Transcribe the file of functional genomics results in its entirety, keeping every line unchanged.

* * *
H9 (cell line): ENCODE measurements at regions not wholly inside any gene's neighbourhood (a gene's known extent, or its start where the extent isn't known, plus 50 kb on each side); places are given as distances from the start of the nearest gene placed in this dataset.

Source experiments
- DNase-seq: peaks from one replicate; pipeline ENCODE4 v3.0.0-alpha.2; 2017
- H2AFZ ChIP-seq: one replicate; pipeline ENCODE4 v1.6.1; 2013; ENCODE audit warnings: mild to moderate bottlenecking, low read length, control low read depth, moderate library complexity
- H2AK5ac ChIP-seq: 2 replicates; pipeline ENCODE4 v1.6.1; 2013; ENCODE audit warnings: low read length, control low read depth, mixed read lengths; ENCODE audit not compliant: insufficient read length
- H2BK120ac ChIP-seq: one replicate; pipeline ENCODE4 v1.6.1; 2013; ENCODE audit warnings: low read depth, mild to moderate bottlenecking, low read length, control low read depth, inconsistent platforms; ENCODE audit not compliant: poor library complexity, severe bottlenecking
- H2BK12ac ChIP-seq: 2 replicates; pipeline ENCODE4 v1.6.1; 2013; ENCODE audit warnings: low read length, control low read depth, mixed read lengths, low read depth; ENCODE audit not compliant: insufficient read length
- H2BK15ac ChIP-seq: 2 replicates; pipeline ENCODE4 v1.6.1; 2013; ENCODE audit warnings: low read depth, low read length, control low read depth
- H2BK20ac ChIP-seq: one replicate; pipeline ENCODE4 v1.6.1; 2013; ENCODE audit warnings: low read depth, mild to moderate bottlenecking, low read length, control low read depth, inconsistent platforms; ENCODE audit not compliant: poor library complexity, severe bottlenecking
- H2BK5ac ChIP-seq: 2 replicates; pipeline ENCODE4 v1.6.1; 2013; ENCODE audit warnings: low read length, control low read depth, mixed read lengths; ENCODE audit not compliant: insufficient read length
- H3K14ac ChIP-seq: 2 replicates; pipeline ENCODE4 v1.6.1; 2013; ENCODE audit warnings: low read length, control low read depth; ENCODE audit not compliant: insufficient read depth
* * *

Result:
H9 (cell line): ENCODE measurements at regions not wholly inside any gene's neighbourhood (a gene's known extent, or its start where the extent isn't known, plus 50 kb on each side); places are given as distances from the start of the nearest gene placed in this dataset.

Source experiments
- DNase-seq: peaks from one replicate; pipeline ENCODE4 v3.0.0-alpha.2; 2017
- H2AFZ ChIP-seq: one replicate; pipeline ENCODE4 v1.6.1; 2013; ENCODE audit warnings: mild to moderate bottlenecking, low read length, control low read depth, moderate library complexity
- H2AK5ac ChIP-seq: 2 replicates; pipeline ENCODE4 v1.6.1; 2013; ENCODE audit warnings: low read length, control low read depth, mixed read lengths; ENCODE audit not compliant: insufficient read length
- H2BK120ac ChIP-seq: one replicate; pipeline ENCODE4 v1.6.1; 2013; ENCODE audit warnings: low read depth, mild to moderate bottlenecking, low read length, control low read depth, inconsistent platforms; ENCODE audit not compliant: poor library complexity, severe bottlenecking
- H2BK12ac ChIP-seq: 2 replicates; pipeline ENCODE4 v1.6.1; 2013; ENCODE audit warnings: low read length, control low read depth, mixed read lengths, low read depth; ENCODE audit not compliant: insufficient read length
- H2BK15ac ChIP-seq: 2 replicates; pipeline ENCODE4 v1.6.1; 2013; ENCODE audit warnings: low read depth, low read length, control low read depth
- H2BK20ac ChIP-seq: one replicate; pipeline ENCODE4 v1.6.1; 2013; ENCODE audit warnings: low read depth, mild to moderate bottlenecking, low read length, control low read depth, inconsistent platforms; ENCODE audit not compliant: poor library complexity, severe bottlenecking
- H2BK5ac ChIP-seq: 2 replicates; pipeline ENCODE4 v1.6.1; 2013; ENCODE audit warnings: low read length, control low read depth, mixed read lengths; ENCODE audit not compliant: insufficient read length
- H3K14ac ChIP-seq: 2 replicates; pipeline ENCODE4 v1.6.1; 2013; ENCODE audit warnings: low read length, control low read depth; ENCODE audit not compliant: insufficient read depth